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Is Waist Training Bad?

The Dangerous Effects of Waist Training

Our friends at YourTango discuss the dangers of the popular waist trainer trend.

I always wanted a slimmer waist . . . but I did NOT want this.

When it comes to trying to achieve a certain body type, I can honestly say I've tried tons of weight loss products.

I can't even count all the different diets, fitness fads, and products I've tried, in order to have what I thought was the new modern body type — including waist training.

There were lots of reasons why it felt necessary to even try.

I felt that in order to be accepted by others, to be loved by the man I loved, I needed to match up to stereotypical images of health, beauty, and weight.

It didn't take too long to find other women to support me in my pursuit of external happiness.

We all felt shame about our too-thick thighs when thinner thighs were in vogue. Or being too small in the butt department, when being flat in the back was no longer in style.

We shared dieting tricks and secrets, and when we ate too much, we supported each other, determined to push past plateaus and gains to get that perfect body.

Body type is a big deal, and it can be a deal-breaker for what a woman wants in life — especially if she's single — or so I was told by television, magazine covers, and advertisements posting images of celebrity endorsers claiming I could be sexier if I lost a few more pounds.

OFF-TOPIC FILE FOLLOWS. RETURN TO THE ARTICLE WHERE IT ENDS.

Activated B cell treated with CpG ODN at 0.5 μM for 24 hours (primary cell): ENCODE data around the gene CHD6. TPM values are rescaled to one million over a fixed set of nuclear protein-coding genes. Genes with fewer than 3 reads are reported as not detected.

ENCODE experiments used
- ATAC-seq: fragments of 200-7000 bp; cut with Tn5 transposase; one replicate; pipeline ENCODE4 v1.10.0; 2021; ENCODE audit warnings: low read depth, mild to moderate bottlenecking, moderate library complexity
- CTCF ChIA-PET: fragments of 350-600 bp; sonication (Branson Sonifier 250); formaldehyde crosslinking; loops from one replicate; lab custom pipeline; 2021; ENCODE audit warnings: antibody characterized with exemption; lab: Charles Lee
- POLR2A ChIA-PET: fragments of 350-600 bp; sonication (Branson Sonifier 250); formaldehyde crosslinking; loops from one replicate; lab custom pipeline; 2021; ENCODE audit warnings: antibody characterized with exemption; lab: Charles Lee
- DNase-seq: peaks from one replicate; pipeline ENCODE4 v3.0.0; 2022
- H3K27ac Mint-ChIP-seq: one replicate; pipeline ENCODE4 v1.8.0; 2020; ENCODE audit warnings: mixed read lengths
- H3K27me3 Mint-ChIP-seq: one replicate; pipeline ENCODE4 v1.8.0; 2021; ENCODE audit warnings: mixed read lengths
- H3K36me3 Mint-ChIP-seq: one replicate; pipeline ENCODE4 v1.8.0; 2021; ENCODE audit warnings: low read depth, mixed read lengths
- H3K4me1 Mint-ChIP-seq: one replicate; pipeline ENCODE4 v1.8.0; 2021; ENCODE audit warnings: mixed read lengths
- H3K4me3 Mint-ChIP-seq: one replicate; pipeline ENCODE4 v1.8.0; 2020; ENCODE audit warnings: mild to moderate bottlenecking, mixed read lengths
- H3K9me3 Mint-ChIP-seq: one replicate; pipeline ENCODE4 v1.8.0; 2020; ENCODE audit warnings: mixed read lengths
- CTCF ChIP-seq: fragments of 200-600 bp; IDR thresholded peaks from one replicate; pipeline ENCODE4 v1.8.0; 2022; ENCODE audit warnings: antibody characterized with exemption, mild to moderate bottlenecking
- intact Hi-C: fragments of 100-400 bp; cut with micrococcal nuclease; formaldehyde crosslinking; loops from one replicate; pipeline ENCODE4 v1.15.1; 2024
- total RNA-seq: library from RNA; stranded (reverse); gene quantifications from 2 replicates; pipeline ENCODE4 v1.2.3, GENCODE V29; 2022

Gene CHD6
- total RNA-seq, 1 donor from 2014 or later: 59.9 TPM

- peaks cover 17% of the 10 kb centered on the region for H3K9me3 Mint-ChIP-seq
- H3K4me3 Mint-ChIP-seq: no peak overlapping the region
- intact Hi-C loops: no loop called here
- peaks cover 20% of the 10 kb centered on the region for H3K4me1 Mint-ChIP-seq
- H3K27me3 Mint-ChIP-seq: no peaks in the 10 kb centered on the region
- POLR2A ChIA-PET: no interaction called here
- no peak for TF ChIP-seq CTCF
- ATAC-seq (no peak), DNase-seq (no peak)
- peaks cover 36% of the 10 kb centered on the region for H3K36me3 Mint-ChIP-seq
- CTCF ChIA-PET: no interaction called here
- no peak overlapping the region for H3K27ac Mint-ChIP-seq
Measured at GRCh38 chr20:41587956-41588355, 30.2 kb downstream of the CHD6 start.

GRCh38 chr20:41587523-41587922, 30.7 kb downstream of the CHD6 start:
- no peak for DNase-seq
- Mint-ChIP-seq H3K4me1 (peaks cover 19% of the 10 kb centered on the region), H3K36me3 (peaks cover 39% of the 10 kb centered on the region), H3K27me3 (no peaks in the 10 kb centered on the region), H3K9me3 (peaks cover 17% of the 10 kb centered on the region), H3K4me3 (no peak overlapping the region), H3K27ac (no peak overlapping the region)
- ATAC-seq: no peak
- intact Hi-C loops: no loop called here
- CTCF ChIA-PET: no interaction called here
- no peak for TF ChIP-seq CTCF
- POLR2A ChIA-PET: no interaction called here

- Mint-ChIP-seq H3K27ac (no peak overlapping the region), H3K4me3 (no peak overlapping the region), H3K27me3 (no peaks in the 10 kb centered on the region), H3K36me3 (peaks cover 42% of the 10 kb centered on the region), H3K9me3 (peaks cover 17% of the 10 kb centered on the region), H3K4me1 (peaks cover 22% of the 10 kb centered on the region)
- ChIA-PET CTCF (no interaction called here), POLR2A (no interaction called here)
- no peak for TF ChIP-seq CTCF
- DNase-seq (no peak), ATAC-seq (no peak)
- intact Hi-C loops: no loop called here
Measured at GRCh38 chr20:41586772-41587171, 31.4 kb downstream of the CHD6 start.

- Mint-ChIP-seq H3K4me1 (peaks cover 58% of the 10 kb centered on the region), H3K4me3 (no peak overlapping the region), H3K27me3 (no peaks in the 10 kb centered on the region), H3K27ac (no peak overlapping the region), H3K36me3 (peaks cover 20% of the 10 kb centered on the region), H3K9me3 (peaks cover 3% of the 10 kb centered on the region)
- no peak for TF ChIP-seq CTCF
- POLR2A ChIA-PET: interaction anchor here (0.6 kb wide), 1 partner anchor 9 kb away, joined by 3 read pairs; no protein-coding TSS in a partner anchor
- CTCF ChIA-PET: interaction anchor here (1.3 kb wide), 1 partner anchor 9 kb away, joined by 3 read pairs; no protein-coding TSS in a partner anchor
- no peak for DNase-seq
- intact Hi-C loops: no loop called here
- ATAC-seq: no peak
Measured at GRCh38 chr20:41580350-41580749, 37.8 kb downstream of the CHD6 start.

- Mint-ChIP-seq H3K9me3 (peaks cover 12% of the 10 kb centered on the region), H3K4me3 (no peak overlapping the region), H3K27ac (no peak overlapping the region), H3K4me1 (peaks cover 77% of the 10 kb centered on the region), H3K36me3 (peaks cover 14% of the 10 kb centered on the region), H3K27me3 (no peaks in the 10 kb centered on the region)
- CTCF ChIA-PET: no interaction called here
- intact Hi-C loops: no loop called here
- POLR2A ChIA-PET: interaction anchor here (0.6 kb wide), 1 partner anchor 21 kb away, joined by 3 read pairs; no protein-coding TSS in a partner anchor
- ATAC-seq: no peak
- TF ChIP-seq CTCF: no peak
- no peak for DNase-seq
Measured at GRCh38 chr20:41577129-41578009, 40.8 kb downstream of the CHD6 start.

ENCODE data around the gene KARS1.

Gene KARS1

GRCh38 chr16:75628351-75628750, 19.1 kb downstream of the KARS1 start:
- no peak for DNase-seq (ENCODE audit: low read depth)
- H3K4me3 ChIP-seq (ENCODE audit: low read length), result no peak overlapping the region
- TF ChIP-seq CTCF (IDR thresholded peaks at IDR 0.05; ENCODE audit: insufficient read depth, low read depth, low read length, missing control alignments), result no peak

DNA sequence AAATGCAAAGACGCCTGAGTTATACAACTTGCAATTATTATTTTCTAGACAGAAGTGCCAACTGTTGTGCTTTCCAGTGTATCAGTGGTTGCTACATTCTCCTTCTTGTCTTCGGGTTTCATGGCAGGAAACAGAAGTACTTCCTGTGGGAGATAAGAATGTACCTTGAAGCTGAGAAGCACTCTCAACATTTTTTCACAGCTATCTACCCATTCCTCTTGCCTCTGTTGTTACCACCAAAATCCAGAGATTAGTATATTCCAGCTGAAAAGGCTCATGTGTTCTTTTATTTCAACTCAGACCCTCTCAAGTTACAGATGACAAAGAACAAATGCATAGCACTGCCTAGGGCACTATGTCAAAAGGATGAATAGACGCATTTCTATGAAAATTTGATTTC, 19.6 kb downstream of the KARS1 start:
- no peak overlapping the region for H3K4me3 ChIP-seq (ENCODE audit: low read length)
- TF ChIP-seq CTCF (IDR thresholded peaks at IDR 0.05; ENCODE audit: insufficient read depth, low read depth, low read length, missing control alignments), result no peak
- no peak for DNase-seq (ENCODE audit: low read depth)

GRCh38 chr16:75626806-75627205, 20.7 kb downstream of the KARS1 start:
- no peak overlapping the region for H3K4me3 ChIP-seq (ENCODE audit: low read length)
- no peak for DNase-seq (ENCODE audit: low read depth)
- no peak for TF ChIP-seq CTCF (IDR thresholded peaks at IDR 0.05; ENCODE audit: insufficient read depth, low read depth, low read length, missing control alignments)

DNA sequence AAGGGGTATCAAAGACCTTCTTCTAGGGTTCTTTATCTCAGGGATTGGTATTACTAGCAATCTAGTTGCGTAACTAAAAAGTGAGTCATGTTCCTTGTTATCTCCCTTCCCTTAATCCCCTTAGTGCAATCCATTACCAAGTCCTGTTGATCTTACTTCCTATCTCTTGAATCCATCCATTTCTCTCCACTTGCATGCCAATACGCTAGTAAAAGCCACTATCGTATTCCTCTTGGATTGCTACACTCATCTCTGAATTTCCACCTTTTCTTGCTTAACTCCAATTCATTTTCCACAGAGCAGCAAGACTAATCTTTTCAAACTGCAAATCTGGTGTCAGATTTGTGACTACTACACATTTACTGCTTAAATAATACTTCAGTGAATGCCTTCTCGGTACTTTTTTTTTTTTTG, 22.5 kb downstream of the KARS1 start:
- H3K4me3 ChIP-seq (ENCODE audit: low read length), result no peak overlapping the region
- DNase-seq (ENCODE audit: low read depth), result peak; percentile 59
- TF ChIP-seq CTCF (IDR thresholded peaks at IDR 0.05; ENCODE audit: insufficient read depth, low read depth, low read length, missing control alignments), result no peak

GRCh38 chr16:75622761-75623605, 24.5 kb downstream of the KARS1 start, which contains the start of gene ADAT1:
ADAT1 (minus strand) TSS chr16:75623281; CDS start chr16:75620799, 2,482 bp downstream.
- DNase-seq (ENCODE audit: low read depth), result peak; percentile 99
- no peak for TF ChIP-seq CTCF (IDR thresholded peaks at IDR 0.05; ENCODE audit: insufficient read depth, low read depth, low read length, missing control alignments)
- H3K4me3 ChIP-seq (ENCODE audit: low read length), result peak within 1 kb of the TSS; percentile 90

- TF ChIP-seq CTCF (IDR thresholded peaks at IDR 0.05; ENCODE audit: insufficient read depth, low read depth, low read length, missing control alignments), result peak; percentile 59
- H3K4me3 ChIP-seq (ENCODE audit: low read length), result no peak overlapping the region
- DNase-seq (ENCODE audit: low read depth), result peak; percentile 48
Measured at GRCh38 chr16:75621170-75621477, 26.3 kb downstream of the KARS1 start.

And it's not a total myth.

The same men who would walk past me and my 20-pound-heavier, postbaby body would hold the door when I was leaner, trimmer, and (apparently) more attractive.

It was that same mentality that led me to corset train to decrease my waistline.

If you haven't heard of waist training, it's when a woman wears a corset around her waist for a period of time during the day.

In time, with a special diet and exercise as part of the entire process, the corset, or waist trainer, helps teach the midsection to reshape itself.

Of course, there are some uncomfortable side effects.

But as you ease into the process, your body adjusts and it just feels snug.

What's amazing about using a corset to shrink your midsection is how fast it works. In a matter of a week or two, a woman can reduce her waistline one to two inches.

If used for a period of several months, a woman can have the waist she's always wanted.

I had viewed pictures of other women celebrities who waist train:

I reasoned that if they were dangerous, then they wouldn't use them.

After a few months of using my waist trainer, I lost three inches off my midsection.

I couldn't have been any happier.

It would have taken me a year to do that at the gym, and even then I might not have had the same results.

But oddly, just around the same time that I was reshaping my body, another strange phenomenon happened — I started having indescribable pain that debilitated me.

I ended up in the emergency room. They did tests and could find nothing.